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Lorraine Downes

Lorraine Downes: Healing Heartbreak

From her Miss Universe fairytale to the tragic death of her soulmate, cricketing legend Martin Crowe, Lorraine Downes knows better than most the highs and lows life can throw at you, but she found solace in writing.

Lorraine Downes
Photo: Monty Adams

Published by Allen and Unwin, Life, Loss, Love is the first time she has commented publicly on her relationship with Martin since his death in 2016. She talks to Metropol about heartbreak and the decision to put pen to paper.
Lorraine was just 19 when she became a national superstar, winning the Miss Universe crown in 1983. She married Martin in 2009 and, when he was diagnosed with lymphoma, she became his primary caregiver, waging the four-year battle by his side. “We had a relationship which was on a very deep spiritual level which came from a heartfelt and soulful connection,” Lorraine says of their bond.
“We were our closest allies and always wanted the absolute best for one another. At the end of our time together on this earth, we could not have been any closer. Marty’s comment to me on our last wedding anniversary together on Feb 14, 2016, ‘we have gone from not being able to keep our hands off each other, to not being able to keep our eyes off each other’.”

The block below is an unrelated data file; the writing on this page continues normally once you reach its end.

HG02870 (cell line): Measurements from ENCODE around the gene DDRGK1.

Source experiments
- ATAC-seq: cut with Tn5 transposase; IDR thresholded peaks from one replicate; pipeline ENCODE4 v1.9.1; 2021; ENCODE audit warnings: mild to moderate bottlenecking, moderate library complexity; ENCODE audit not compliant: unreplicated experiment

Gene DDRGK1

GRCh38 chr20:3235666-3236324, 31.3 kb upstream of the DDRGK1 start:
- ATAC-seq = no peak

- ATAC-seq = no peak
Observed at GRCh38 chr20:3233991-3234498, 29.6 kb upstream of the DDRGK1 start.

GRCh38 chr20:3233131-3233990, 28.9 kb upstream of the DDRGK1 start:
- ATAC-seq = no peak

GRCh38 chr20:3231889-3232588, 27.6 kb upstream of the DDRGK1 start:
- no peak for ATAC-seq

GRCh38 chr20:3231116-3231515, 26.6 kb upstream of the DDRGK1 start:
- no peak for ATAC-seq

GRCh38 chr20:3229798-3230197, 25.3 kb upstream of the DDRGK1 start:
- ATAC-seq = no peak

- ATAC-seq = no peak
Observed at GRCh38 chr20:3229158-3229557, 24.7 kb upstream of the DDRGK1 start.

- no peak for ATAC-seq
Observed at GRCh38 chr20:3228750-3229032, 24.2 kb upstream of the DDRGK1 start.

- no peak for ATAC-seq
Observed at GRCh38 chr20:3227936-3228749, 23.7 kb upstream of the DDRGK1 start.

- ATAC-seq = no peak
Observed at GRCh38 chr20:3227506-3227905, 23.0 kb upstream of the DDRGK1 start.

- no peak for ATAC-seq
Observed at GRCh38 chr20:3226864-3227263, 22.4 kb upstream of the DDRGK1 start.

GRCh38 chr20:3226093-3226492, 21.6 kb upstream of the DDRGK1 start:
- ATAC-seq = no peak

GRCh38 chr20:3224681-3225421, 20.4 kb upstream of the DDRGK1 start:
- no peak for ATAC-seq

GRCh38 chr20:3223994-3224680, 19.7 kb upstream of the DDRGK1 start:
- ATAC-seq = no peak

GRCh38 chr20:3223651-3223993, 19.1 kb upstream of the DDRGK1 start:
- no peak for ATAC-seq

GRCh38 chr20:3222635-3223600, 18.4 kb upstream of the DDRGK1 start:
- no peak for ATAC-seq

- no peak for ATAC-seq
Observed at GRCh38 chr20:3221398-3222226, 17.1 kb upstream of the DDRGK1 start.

Heartbroken after his death in March 2016, Lorraine felt like she had no idea who she was or what she wanted to do. “My heart was broken. I took a year off work as I needed to allow myself time to deal with my grief.”
Gradually she began the healing process, spending time alone in Bali, studying Argentinean Tango in Buenos Aires, taking precious time out with her children and, of course, focused on writing her book.
“During Marty’s illness I was writing as we were experiencing and learning so much. After he passed, I continued to write. I just knew intuitively one day I would write my memoir as I had so much to share with the intention to help others through their challenging times.

Lorraine Downes
Photo: Monty Adams

“Writing my memoir was so healing. I think everyone should write their own memoir even if you don’t publish, as it is a very cathartic experience.”
So what’s her biggest piece of advice on grief and healing? “Your grief represents your love, so the greater the grief, the greater the love. It is your grief, so process your grief in your own way, do not do anything you don’t want to do just because you are being told to do it by well-meaning people.
“Keep moving even when you feel you can’t, even if it is for a walk on a beach, in the bush, get out in the sun as nature is a great healer. Know that you will find joy again, one day, when you have processed and healed your broken heart.”